A ninth employee at an Indian construction firm was arrested Wednesday following a deadly flyover collapse, police said, as it emerged workers neglected to act at the first signs the bridge was failing.
The employee, a top official who oversees IVRCL's projects in eastern India, was hospitalised after falling sick following the accident that killed 26, joint police commissioner of Kolkata, Debasish Boral, told AFP.
"He was brought to the city police headquarters on Tuesday for interrogation in connection with collapse of the flyover. He was arrested on Wednesday after questioning," Boral said.
The police commissioner also said four employees were arrested Monday, including two directors of operations and two engineers who were supervising welding at the time of the flyover's collapse.
All those arrested work for IVRCL, the contractor behind the ill-fated construction project in West Bengal. They face initial charges of murder, attempt to murder, conspiracy and mischief, and have been remanded in custody until April 11.
The arrests came as a state investigator said workers first noticed cracks appearing in a metal girder connected to a supporting pillar and bolts coming out about 20 minutes before the disaster.
But instead of taking steps to secure the bridge or alerting authorities to clear the busy street below, they tried to weld the cracks together hoping it would hold, the West Bengal official told AFP.
"The cracks appeared at the pier's junction with the cantilever arms and steel girder, and bolts came out during the casting of the concrete," the investigating official said on condition of anonymity.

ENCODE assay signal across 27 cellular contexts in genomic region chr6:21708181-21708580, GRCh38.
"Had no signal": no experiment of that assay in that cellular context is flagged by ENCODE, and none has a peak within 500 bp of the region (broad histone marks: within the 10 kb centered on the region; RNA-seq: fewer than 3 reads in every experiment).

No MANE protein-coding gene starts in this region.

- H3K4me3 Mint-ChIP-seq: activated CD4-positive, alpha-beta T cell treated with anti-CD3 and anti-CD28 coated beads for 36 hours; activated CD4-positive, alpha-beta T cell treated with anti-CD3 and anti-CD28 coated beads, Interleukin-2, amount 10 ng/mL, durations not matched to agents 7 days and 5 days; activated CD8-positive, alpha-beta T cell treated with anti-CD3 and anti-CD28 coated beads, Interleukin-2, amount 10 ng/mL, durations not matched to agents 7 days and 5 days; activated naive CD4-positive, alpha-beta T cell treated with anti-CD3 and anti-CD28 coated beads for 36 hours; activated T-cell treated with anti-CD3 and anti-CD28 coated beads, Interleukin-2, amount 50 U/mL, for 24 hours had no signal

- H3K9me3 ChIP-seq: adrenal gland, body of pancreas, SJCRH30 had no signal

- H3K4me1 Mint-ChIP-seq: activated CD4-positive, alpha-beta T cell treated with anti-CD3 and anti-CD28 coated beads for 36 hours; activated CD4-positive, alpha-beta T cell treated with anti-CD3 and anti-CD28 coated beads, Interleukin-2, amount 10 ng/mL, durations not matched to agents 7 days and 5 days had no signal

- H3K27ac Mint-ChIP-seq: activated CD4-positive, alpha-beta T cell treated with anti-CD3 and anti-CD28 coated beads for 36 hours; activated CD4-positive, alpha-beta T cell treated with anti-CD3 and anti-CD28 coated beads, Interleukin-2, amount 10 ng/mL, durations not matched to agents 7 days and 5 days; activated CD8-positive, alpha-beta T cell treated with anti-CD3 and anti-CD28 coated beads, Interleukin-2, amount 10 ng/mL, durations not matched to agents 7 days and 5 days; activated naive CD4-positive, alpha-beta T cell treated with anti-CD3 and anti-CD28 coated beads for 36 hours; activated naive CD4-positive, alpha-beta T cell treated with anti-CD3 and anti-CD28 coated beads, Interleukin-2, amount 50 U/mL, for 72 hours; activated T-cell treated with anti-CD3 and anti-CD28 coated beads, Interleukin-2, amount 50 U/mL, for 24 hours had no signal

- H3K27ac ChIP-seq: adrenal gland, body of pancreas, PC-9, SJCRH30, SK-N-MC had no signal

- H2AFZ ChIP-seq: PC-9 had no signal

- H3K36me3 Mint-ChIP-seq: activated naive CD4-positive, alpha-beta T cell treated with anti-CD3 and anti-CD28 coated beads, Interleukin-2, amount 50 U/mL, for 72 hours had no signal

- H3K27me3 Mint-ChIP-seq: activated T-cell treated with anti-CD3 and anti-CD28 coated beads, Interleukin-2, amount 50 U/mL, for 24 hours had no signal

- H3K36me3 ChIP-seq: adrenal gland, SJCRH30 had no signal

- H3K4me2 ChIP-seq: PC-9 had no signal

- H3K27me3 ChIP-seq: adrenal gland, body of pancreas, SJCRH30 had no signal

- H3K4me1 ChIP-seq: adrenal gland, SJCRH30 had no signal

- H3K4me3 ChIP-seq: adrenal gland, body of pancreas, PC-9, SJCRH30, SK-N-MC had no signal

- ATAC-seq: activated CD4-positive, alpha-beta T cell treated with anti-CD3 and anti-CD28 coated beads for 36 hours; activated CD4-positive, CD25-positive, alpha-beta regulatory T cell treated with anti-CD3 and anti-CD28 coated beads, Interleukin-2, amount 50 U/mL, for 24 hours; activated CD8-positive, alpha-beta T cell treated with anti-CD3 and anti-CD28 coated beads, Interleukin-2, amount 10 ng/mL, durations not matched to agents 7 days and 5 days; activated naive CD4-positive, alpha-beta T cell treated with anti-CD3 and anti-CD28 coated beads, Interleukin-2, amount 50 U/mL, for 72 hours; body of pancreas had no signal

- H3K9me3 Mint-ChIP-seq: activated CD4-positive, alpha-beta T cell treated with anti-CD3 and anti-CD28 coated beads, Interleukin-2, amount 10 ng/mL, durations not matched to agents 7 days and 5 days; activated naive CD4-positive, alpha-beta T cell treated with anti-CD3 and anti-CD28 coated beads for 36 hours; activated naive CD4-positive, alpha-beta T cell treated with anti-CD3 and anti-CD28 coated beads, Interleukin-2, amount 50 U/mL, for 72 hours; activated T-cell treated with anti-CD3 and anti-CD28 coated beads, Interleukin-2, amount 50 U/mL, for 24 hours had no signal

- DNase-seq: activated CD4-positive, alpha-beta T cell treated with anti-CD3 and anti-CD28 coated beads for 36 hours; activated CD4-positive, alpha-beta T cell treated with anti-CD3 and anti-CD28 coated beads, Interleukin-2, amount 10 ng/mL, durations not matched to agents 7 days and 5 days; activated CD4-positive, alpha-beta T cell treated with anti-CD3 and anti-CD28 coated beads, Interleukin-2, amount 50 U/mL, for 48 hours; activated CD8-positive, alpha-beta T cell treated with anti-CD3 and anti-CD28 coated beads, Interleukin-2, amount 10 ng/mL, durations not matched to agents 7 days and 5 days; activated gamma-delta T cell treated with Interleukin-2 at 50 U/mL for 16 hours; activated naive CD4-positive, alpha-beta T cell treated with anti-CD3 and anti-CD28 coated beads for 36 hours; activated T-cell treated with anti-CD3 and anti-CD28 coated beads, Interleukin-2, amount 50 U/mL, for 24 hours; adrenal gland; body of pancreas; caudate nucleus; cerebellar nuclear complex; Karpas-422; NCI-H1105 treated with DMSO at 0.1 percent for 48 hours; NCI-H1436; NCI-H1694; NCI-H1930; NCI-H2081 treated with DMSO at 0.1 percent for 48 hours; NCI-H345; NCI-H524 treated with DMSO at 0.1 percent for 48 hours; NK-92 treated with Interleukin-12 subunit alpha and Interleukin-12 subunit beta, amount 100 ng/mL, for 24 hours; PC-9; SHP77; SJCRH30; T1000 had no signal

"IVRCL engineers settled for a quick fix, that of welding the crack before concreting instead of a proper check," he added.
"The construction work continued without restricting traffic on the busy, congested stretch below the flyover."
He said workers also failed to alert engineers from the Kolkata Metropolitan Development Authority, which was overseeing the project, at the first signs of trouble.
A team from Rail Vikas Nigam, an Indian railway company, visited the site this week as they prepare to demolish the remaining wreckage, another government official said.
A special machine will be used to reduce vibration to prevent the rest of the structure from collapsing.
Rescuers pulled nearly 100 people out alive from under the huge concrete slabs and metal girders that fell onto the street immediately after the disaster.
IVRCL has denied responsibility for the accident, but a company representative infuriated victims on Thursday when he described the incident as an "act of God".
The tragedy is the latest in a string of deadly construction accidents in India, where enforcement of safety rules is weak and substandard materials are often used.